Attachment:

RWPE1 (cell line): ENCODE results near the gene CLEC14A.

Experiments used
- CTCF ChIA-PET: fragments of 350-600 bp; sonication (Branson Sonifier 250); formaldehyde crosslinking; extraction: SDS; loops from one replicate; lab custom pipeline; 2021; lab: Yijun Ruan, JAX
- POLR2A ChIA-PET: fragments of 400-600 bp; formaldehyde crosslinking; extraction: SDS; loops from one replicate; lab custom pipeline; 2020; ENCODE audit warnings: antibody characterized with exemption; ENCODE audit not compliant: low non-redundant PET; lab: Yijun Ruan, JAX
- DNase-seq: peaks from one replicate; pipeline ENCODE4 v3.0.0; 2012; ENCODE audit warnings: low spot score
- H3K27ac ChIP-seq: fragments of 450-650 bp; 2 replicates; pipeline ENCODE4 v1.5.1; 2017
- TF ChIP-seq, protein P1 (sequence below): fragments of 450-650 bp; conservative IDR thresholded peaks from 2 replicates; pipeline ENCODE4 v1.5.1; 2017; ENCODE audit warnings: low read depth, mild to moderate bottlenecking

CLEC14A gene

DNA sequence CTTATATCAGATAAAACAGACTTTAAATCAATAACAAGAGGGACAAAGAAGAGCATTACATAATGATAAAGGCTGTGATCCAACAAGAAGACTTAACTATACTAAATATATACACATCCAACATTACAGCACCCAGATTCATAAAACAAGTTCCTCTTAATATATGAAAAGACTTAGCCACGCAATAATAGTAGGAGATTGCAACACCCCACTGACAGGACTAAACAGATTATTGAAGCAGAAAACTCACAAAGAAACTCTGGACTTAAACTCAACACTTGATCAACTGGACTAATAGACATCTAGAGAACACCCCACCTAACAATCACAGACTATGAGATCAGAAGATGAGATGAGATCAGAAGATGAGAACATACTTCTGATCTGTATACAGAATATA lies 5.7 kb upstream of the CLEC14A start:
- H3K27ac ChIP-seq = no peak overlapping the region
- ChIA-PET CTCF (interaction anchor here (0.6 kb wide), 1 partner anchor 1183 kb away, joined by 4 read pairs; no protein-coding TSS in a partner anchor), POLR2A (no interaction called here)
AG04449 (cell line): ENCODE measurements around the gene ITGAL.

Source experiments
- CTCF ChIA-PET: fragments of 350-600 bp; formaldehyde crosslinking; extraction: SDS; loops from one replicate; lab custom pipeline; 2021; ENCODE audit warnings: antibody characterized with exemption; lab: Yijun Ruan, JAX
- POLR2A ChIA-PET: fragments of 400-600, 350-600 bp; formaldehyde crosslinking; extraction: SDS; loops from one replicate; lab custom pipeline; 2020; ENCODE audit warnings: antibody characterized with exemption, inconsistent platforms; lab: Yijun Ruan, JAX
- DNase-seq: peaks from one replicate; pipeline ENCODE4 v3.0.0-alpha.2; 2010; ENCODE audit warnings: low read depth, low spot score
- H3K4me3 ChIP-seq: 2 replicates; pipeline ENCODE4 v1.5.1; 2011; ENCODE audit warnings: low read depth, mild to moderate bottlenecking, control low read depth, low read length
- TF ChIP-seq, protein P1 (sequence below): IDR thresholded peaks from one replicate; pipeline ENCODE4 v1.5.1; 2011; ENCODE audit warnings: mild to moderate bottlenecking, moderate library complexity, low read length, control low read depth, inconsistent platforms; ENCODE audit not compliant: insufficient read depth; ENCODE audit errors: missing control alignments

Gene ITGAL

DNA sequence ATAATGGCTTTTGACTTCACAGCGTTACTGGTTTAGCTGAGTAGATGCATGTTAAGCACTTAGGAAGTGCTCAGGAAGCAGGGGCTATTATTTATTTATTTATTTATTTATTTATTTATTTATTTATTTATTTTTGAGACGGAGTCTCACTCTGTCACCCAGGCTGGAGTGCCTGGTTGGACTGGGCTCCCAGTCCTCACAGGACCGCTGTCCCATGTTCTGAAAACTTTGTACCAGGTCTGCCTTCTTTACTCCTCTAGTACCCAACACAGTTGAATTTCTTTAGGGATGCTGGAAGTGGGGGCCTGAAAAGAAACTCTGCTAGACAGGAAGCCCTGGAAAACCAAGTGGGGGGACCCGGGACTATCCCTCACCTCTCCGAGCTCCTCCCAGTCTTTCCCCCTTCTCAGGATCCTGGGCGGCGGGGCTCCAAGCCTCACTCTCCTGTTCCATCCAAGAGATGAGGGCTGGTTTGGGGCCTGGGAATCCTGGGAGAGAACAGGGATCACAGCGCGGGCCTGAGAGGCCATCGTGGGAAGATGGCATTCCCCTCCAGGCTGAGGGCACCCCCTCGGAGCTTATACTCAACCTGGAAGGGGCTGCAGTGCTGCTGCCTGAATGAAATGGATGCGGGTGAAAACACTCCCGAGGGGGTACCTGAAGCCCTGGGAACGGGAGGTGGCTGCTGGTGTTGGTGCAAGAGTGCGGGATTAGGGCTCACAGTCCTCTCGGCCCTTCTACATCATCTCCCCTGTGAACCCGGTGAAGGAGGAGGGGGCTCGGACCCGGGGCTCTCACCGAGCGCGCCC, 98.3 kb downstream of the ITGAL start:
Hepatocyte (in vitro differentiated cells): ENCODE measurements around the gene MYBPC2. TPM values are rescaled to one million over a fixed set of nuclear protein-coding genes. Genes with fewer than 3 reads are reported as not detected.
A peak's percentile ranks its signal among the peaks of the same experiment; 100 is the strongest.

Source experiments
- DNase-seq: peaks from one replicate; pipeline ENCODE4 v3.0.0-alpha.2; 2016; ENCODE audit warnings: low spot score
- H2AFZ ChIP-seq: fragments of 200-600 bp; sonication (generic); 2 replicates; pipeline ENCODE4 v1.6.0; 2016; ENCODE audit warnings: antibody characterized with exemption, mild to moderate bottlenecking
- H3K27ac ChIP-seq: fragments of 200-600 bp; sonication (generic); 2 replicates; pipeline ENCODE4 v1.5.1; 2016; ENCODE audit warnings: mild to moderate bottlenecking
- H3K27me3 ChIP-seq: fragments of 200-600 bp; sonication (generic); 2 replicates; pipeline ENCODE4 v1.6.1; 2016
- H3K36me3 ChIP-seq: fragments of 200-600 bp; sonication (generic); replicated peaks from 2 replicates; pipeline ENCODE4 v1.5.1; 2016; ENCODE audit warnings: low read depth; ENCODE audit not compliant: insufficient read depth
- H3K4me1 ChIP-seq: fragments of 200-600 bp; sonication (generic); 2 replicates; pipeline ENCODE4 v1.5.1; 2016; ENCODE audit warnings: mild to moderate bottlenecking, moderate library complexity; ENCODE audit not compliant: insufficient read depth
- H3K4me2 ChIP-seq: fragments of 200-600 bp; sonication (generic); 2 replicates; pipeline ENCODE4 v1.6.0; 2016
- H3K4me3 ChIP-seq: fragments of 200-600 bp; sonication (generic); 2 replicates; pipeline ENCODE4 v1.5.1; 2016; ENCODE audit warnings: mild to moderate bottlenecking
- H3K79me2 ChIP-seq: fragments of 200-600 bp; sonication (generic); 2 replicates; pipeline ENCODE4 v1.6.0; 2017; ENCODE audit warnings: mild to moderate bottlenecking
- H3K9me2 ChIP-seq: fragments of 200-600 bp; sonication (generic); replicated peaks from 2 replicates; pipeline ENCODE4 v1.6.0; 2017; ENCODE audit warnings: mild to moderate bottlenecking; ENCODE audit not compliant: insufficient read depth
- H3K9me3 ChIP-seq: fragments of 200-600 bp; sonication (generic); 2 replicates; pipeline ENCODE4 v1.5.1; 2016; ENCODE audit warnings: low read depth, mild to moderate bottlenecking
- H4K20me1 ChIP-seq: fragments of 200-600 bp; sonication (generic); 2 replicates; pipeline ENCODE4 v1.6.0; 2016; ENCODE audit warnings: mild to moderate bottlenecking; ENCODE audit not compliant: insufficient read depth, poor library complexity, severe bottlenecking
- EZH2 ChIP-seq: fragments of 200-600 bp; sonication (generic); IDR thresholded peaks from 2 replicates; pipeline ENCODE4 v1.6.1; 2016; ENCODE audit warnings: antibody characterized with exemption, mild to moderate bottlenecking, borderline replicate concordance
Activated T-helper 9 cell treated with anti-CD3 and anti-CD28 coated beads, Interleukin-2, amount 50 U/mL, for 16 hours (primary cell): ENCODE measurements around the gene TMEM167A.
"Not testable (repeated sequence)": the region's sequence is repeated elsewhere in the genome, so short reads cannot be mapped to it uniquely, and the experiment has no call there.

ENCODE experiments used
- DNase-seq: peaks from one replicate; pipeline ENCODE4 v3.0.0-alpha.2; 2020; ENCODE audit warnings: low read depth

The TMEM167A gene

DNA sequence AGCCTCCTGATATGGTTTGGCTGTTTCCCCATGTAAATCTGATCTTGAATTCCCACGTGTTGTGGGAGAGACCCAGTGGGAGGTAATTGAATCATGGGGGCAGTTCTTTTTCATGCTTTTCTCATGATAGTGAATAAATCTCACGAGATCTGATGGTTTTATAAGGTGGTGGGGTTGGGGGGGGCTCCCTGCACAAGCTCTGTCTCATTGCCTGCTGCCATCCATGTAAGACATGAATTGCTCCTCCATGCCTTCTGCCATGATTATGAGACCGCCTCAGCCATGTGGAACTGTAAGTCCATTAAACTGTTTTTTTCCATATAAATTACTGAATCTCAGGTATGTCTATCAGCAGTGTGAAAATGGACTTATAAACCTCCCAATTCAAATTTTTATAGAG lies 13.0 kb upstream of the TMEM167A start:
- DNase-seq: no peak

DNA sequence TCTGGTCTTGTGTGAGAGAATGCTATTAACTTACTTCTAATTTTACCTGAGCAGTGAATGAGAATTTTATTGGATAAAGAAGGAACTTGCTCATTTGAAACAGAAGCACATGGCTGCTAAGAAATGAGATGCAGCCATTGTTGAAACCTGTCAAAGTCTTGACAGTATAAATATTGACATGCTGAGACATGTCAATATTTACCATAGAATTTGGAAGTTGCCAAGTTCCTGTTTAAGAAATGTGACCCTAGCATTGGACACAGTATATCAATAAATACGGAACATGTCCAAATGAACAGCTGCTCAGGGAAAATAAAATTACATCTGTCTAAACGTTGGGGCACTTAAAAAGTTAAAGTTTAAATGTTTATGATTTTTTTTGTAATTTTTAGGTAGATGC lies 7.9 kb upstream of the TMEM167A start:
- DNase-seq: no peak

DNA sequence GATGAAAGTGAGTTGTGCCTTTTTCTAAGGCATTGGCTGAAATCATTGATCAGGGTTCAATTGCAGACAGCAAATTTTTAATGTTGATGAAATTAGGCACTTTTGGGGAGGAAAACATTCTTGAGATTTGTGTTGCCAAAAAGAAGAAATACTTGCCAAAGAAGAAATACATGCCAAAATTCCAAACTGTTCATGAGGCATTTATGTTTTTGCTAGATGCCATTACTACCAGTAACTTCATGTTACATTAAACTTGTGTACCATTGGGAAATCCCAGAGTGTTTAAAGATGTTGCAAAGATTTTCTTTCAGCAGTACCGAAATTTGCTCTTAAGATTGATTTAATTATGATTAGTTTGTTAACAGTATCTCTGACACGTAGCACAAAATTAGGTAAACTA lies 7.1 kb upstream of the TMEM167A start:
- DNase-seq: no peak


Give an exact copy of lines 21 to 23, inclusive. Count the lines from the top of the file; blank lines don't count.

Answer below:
Hepatocyte (in vitro differentiated cells): ENCODE measurements around the gene MYBPC2. TPM values are rescaled to one million over a fixed set of nuclear protein-coding genes. Genes with fewer than 3 reads are reported as not detected.
A peak's percentile ranks its signal among the peaks of the same experiment; 100 is the strongest.

Source experiments